Published on April 28th, 20140
Silent event for silence at Sanjay Gandhi National Park
SGNP officials, school children, conservationists and volunteers stage silent event at SGNP entrance to demand silence zone at the Park.
by The Editors | email@example.com
It is an idea that needs urgent replication all over the country. A group of over 350 persons, comprising volunteers, school children, journalists, conservationists, bird and animal enthusiasts and more importantly, officials of the Sanjay Gandhi National Park (SGNP), participated in a ‘silent’ event to demand that SGNP be declared a silence zone.
The group met at the SGNP gates at 7 am on Sunday, April 27, and stood silently with placards for passersby to see. The campaign was aimed at spreading awareness that all parks and sanctuaries are hallowed grounds that demand silent appreciation from those who visit their precincts.
“SGNP woke to birdsong in the company of 350 kids, volunteers and forest officials, all gathered to express their silent support for Mumbai’s incredible forest and its wild denizens,” said Valmi Shah Shirodkar of Sanctuary Asia. “The Sanjay Gandhi National Park is Mumbai’s lifeline – it provides us with clean drinking water and invaluable climate control services. It is home to more butterfly species than the whole of the UK as well as free-ranging leopards and countless other mammals and birds. Having the park declared a silent zone will go a long way in protecting the forest.”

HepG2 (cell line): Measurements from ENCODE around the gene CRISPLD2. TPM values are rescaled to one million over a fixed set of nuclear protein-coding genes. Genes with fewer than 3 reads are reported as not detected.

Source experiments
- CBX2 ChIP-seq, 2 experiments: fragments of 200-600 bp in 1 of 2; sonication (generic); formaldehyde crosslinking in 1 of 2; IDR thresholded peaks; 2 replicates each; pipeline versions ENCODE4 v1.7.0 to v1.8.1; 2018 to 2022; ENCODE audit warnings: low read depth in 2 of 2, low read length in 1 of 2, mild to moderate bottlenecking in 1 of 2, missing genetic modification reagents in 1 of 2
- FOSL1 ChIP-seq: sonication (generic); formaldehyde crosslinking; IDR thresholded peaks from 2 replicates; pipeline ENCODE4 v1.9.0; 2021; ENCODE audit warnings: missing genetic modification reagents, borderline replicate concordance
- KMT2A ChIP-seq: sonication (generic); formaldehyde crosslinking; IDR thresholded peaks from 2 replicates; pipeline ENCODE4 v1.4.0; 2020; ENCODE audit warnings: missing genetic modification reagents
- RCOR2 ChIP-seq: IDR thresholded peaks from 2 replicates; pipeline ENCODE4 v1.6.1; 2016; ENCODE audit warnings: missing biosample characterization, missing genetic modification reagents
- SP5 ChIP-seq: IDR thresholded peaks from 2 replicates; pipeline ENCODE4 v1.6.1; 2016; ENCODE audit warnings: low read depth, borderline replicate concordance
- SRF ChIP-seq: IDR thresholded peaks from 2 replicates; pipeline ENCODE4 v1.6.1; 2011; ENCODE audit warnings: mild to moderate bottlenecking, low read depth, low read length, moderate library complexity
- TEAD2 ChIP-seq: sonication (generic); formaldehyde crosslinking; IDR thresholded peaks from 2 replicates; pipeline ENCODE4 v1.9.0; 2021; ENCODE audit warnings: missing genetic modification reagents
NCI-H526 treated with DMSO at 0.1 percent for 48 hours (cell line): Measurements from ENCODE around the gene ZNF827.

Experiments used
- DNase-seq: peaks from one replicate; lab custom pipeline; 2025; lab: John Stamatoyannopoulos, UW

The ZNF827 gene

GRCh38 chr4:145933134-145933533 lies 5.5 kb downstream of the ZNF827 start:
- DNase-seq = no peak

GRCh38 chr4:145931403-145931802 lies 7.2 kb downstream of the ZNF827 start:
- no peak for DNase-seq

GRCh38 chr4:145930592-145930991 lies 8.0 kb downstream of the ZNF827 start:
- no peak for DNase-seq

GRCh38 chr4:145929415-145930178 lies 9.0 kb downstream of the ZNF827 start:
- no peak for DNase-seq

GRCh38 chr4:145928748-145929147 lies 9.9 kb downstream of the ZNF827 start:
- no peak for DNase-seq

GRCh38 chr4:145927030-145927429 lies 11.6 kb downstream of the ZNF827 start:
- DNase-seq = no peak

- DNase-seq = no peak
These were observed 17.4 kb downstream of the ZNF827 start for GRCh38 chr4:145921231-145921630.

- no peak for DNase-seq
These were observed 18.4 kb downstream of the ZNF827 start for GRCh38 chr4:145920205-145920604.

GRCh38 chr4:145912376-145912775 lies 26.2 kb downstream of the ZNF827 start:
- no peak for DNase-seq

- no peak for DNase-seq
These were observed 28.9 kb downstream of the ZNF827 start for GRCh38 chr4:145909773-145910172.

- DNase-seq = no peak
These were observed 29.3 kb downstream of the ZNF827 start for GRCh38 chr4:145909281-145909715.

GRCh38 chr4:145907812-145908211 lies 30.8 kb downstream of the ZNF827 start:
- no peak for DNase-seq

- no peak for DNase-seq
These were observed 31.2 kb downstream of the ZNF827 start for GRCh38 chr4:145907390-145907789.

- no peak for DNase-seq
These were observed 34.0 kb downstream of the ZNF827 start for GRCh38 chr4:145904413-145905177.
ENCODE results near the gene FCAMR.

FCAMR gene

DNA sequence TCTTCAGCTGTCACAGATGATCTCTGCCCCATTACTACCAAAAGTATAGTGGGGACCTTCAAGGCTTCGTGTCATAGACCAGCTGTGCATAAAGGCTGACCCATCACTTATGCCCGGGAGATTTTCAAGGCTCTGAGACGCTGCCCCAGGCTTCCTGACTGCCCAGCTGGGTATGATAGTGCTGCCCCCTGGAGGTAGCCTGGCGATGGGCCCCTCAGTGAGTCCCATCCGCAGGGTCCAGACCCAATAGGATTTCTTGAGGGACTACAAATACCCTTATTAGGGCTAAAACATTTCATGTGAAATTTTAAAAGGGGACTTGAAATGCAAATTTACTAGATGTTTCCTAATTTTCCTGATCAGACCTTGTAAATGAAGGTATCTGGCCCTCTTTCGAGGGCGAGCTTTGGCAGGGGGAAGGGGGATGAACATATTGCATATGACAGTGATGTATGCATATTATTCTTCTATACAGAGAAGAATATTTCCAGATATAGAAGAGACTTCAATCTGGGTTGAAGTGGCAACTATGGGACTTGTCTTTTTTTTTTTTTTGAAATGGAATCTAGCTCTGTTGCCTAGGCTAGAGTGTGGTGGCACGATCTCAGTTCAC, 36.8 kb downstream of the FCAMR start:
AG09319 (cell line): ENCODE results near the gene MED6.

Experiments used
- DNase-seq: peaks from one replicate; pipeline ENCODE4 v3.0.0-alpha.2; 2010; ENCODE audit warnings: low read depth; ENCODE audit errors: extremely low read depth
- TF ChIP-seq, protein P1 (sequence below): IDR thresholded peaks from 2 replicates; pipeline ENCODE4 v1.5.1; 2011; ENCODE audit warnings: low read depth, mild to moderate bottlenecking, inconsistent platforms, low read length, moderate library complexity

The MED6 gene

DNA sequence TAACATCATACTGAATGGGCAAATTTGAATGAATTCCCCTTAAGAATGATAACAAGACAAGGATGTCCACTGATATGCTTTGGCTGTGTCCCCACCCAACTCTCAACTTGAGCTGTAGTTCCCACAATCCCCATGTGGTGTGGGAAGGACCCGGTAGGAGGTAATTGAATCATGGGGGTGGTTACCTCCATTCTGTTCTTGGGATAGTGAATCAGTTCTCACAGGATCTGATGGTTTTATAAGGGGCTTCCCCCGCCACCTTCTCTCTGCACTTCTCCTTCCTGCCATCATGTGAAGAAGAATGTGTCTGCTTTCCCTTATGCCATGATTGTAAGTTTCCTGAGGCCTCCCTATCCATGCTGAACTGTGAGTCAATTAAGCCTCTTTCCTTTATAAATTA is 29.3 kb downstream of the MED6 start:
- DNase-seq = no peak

The campaign is jointly initiated by Maharashtra Forest Department and Sanctuary Asia. “The forest staff was led by Vinay Gupta, Director SGNP, and there were a host of NGOs, conservationists and journalists. [This is] the first silent event of its kind in support of a national park in India, and we fully expect that this quiet and peaceful demonstration will become a trend across India in the days ahead,” Valmi said.
Young children, some dressed as flamingos and miscellaneous birds, plus a host of volunteers, stood silently at the entrance of SGNP, on both sides of the forest access road, holding up placards for thousands of walkers to see. Later, all participants agreed that the morning provided great relief and contrast against the din and cacophony that engulfs their lives on a daily basis in Mumbai.
Other participants included Conservation Action Trust (CAT), PAWS, Sprouts, Eco Folks, Vanashakti and Valmiki Eco School.
(Picture courtesy Siddharth Mane)